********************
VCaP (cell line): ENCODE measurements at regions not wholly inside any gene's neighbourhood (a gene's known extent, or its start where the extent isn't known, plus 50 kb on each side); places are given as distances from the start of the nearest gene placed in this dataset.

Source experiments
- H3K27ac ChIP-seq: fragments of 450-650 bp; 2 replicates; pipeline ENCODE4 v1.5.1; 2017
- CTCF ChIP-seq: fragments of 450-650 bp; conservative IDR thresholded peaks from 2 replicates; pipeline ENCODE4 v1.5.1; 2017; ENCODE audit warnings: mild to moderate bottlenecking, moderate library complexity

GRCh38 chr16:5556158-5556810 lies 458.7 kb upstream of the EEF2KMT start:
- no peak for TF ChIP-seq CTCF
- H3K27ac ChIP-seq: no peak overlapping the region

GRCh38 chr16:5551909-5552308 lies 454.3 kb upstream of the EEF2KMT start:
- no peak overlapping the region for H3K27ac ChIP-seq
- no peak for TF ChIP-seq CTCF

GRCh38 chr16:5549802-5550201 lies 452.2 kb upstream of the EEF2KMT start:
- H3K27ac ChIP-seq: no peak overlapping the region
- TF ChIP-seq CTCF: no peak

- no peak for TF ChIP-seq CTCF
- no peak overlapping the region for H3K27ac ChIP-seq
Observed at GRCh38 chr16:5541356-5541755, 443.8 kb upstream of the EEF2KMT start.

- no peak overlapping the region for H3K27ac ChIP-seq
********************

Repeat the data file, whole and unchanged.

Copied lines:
VCaP (cell line): ENCODE measurements at regions not wholly inside any gene's neighbourhood (a gene's known extent, or its start where the extent isn't known, plus 50 kb on each side); places are given as distances from the start of the nearest gene placed in this dataset.

Source experiments
- H3K27ac ChIP-seq: fragments of 450-650 bp; 2 replicates; pipeline ENCODE4 v1.5.1; 2017
- CTCF ChIP-seq: fragments of 450-650 bp; conservative IDR thresholded peaks from 2 replicates; pipeline ENCODE4 v1.5.1; 2017; ENCODE audit warnings: mild to moderate bottlenecking, moderate library complexity

GRCh38 chr16:5556158-5556810 lies 458.7 kb upstream of the EEF2KMT start:
- no peak for TF ChIP-seq CTCF
- H3K27ac ChIP-seq: no peak overlapping the region

GRCh38 chr16:5551909-5552308 lies 454.3 kb upstream of the EEF2KMT start:
- no peak overlapping the region for H3K27ac ChIP-seq
- no peak for TF ChIP-seq CTCF

GRCh38 chr16:5549802-5550201 lies 452.2 kb upstream of the EEF2KMT start:
- H3K27ac ChIP-seq: no peak overlapping the region
- TF ChIP-seq CTCF: no peak

- no peak for TF ChIP-seq CTCF
- no peak overlapping the region for H3K27ac ChIP-seq
Observed at GRCh38 chr16:5541356-5541755, 443.8 kb upstream of the EEF2KMT start.

- no peak overlapping the region for H3K27ac ChIP-seq